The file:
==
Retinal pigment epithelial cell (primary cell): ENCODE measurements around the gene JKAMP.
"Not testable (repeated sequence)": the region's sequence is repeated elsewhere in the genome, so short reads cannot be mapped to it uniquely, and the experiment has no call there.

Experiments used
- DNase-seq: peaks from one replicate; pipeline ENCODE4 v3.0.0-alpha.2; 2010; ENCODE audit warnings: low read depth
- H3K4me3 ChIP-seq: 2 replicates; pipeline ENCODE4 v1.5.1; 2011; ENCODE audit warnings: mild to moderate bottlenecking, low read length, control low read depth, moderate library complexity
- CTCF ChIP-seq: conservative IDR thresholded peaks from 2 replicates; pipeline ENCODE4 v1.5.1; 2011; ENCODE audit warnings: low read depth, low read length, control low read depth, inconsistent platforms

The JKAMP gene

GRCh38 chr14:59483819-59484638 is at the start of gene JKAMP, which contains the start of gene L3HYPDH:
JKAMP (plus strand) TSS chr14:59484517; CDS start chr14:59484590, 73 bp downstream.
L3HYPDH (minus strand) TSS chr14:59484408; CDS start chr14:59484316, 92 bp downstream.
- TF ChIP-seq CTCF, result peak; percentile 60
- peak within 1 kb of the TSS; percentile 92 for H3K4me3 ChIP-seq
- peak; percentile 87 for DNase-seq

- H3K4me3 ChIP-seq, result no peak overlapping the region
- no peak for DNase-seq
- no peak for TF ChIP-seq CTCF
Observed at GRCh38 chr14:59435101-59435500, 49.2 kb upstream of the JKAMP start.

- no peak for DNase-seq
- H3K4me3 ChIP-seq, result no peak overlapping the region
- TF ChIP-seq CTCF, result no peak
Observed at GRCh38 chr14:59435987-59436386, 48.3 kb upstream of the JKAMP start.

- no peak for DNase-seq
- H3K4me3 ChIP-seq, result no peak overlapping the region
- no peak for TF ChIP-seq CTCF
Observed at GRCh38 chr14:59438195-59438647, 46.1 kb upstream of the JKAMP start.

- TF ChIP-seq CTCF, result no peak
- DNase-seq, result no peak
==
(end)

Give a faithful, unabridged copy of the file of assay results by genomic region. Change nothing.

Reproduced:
Retinal pigment epithelial cell (primary cell): ENCODE measurements around the gene JKAMP.
"Not testable (repeated sequence)": the region's sequence is repeated elsewhere in the genome, so short reads cannot be mapped to it uniquely, and the experiment has no call there.

Experiments used
- DNase-seq: peaks from one replicate; pipeline ENCODE4 v3.0.0-alpha.2; 2010; ENCODE audit warnings: low read depth
- H3K4me3 ChIP-seq: 2 replicates; pipeline ENCODE4 v1.5.1; 2011; ENCODE audit warnings: mild to moderate bottlenecking, low read length, control low read depth, moderate library complexity
- CTCF ChIP-seq: conservative IDR thresholded peaks from 2 replicates; pipeline ENCODE4 v1.5.1; 2011; ENCODE audit warnings: low read depth, low read length, control low read depth, inconsistent platforms

The JKAMP gene

GRCh38 chr14:59483819-59484638 is at the start of gene JKAMP, which contains the start of gene L3HYPDH:
JKAMP (plus strand) TSS chr14:59484517; CDS start chr14:59484590, 73 bp downstream.
L3HYPDH (minus strand) TSS chr14:59484408; CDS start chr14:59484316, 92 bp downstream.
- TF ChIP-seq CTCF, result peak; percentile 60
- peak within 1 kb of the TSS; percentile 92 for H3K4me3 ChIP-seq
- peak; percentile 87 for DNase-seq

- H3K4me3 ChIP-seq, result no peak overlapping the region
- no peak for DNase-seq
- no peak for TF ChIP-seq CTCF
Observed at GRCh38 chr14:59435101-59435500, 49.2 kb upstream of the JKAMP start.

- no peak for DNase-seq
- H3K4me3 ChIP-seq, result no peak overlapping the region
- TF ChIP-seq CTCF, result no peak
Observed at GRCh38 chr14:59435987-59436386, 48.3 kb upstream of the JKAMP start.

- no peak for DNase-seq
- H3K4me3 ChIP-seq, result no peak overlapping the region
- no peak for TF ChIP-seq CTCF
Observed at GRCh38 chr14:59438195-59438647, 46.1 kb upstream of the JKAMP start.

- TF ChIP-seq CTCF, result no peak
- DNase-seq, result no peak